PERRY/Marcy's GOP rebellion
Wednesday, June 19, 2013 1:00 AM
In 2008, Representative Chip Pickering's decision to not seek reelection launched a competitive Republican Primary in Mississippi's conservative Third Congressional District. Candidates included businessman David Landrum, state Senator Charlie Ross, USDA Rural Development Director John Rounsaville and Rankin County Republican Party Chairman Gregg Harper. Following a run-off, Harper won. Other candidates included Greg Hatcher, James Broadwater and former police officer Bill Marcy.
A newcomer to the Mississippi Republican scene, Marcy impressed the MSGOP with confidence and tough conservative talk. Republican leaders did not expect Marcy would win (he placed six in the seven man field) but believed he would have a strong future. As a black conservative, Republicans hoped he would increase the party's appeal to minority voters.
The Party took the opportunity to promote Marcy in 2009. His Mississippi House district opened in a special election following the death of Representative Charles Young. While it was a heavily Democratic leaning seat, special elections are nonpartisan and the state GOP rallied behind Marcy with direct mail, paid and volunteer phone calls and the deployment of volunteers to do door-to-door voter outreach and ballot security. The MSGOP contributed $18,200 to his campaign.
Marcy beat out three of his opponents and made the run-off with Wilbert Jones; Jones won the subsequent run-off with 64 percent of the vote.
Marcy was not done with politics.
In 2010, he mounted a campaign against Democratic Second District Congressman Bennie Thompson. Despite not living in the district (he was still a resident of Meridian in the Third District), Marcy battled two other GOP candidates and won the run-off with 58 percent of the vote. Again, Marcy was running in a very Democratic district and this time against a strong incumbent.
The Mississippi Republican Party was playing offense that year against two other Democratic incumbents in winnable districts: Representative Travis Childers in the First District and Representative Gene Taylor in the Fourth District. Ultimately the GOP candidates won both those seats; but Marcy lost with 37.6 percent.
Marcy did receive Republican support. The Mississippi Republican Party paid for get-out-the-vote efforts including $2000 in radio advertisements for Marcy (the same amount they spent on Republican nominees in the other three congressional districts). The Madison County GOP, Warren County GOP, Washington County GOP and Washington County Republican Women sent Marcy $2800 and Governor Haley Barbour's PAC contributed $5000.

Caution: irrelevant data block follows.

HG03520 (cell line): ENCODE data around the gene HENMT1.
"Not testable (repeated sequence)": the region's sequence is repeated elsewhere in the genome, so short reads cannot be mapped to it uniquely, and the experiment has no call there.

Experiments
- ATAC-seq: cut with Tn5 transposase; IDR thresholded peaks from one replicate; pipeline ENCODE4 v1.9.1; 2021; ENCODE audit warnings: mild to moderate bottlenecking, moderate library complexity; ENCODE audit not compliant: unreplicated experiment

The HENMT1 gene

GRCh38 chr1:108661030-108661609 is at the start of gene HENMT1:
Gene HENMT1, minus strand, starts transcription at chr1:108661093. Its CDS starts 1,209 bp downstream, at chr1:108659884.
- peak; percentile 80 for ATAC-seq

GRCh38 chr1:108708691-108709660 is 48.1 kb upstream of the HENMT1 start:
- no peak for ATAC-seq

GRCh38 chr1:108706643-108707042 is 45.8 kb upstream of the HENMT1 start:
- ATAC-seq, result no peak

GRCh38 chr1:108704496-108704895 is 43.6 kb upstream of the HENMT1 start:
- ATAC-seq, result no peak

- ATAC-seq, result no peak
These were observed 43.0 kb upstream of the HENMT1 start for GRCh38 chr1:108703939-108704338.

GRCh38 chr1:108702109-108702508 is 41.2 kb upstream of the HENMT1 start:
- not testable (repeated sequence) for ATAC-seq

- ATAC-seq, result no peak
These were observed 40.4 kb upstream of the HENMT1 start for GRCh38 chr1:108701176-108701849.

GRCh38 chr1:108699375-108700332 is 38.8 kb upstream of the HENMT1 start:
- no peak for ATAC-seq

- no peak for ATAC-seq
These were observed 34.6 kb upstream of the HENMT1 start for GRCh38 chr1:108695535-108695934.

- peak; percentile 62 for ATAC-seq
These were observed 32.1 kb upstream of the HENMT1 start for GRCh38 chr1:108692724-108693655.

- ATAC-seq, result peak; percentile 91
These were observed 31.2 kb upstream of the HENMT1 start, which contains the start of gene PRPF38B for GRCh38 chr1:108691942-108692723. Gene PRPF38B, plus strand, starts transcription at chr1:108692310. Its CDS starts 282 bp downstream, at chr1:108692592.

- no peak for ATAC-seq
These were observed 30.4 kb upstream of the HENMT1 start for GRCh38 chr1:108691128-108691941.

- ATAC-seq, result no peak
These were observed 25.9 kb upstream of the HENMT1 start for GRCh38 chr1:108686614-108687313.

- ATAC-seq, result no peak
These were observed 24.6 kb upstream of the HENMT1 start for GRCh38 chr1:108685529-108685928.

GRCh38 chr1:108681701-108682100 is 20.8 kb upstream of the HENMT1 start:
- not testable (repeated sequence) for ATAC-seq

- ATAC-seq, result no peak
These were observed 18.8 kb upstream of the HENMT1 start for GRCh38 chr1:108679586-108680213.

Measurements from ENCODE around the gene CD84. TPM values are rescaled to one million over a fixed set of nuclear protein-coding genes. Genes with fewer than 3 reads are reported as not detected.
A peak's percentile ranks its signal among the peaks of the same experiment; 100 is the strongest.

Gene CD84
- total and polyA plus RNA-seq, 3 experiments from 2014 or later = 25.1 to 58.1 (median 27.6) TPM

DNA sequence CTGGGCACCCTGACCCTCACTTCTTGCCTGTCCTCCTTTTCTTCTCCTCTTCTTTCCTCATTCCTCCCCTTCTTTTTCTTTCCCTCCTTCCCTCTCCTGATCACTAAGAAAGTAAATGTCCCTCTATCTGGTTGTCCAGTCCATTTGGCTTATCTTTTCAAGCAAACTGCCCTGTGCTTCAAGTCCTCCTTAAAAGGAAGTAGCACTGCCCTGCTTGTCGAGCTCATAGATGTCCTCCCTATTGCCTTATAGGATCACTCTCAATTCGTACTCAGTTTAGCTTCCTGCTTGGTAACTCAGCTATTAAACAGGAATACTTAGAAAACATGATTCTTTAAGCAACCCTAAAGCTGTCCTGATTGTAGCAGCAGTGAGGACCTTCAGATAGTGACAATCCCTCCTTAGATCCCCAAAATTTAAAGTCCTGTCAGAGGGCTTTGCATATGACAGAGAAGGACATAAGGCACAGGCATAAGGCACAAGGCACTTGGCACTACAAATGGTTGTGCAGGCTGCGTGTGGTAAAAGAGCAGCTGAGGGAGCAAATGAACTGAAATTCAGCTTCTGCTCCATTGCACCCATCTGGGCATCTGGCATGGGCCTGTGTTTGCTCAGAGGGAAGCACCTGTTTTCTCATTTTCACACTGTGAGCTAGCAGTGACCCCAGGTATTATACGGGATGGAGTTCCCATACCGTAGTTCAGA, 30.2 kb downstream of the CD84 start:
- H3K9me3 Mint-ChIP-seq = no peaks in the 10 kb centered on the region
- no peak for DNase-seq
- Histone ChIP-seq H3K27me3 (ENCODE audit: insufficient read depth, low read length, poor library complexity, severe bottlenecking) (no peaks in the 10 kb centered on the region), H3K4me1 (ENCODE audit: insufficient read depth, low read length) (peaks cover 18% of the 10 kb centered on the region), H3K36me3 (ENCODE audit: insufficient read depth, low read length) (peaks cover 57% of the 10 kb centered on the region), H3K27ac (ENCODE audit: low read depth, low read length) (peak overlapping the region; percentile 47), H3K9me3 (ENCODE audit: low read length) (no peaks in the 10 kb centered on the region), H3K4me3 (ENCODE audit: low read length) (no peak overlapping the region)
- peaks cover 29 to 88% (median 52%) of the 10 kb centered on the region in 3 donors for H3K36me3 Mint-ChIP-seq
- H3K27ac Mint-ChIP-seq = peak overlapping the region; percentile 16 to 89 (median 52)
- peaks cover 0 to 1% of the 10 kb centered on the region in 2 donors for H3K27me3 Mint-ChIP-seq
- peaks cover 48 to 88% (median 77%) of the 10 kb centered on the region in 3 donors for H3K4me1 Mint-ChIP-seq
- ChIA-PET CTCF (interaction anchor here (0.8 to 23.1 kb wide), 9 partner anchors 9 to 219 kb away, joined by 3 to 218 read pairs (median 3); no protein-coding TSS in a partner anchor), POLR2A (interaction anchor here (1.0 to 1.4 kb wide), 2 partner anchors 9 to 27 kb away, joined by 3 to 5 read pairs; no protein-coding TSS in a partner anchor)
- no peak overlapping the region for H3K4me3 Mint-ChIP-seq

Marcy also attracted new allies. Grassroots conservatives involved in the Tea Party movement rallied to his cause, calling him to speak at their rallies and providing time, volunteers and campaign contributions to his campaign.
When Marcy lost he immediately began his campaign against Thompson for 2012. Now a Vicksburg resident in the Second District, Marcy was unchallenged in the Republican Primary.
In 2012, Marcy attended the Republican National Convention and joined with Florida Congressman Allen West (another black, Tea Party supported Republican) at the Conservative Black Forum. Senator Roger Wicker's leadership PAC contributed $1000 to Marcy's campaign. Marcy received counsel and advice from Senator Thad Cochran in Washington, DC.
Marcy lost again to Thompson with 31 percent of the vote.
In the four years following his rise in 2008, the admiration between Republican leaders and Marcy cooled. Marcy expressed frustration the state GOP was not investing adequate resources in his campaigns against Thompson. That cooling of affection heated up on Facebook this month when Marcy posted a "Letter of Open Rebellion."
Marcy wrote, "For the last 4 years I have won the banner of the Republican Candidate for Congress in Mississippi 2nd District. My party was neither faithful nor supportive. The answer I heard was I did not have a chance to win even though I received 38% of the vote without any state or national party support. So the Republican Party wrote off 38 percent of the voters. Their explanation was no republican could win that seat, so why try. So now I plan to upset the 'Apple Cart'. I will take my support and any willing supporters to prove a point. The point is 'Never Take Us For Granted.' Americans always have choices. So today I have intentions to run for the United States Senate as a Conservative Democrat. If the Republican Party refuses to fight along side of patriots maybe there are enough Conservative Democrats that are willing to fight America's enemies."
Marcy followed those comments with another post, "I contacted the state Democratic Party and spoke with Ricky Cole, chairman of the party, and notified him about my intention to switch parties. Ricky's suggested that run as an independent and not as a democrat. Go figure! I mentioned that when a Democrat switches to the Republican Party they have a big press conference and trot out the new convert. Ricky Cole said we don't do that over here."
Marcy's quest for political support continues.
Brian Perry is a columnist for the Madison County Journal and a partner with Capstone Public Affairs, LLC. Reach him at firstname.lastname@example.org or @CapstonePerry on Twitter.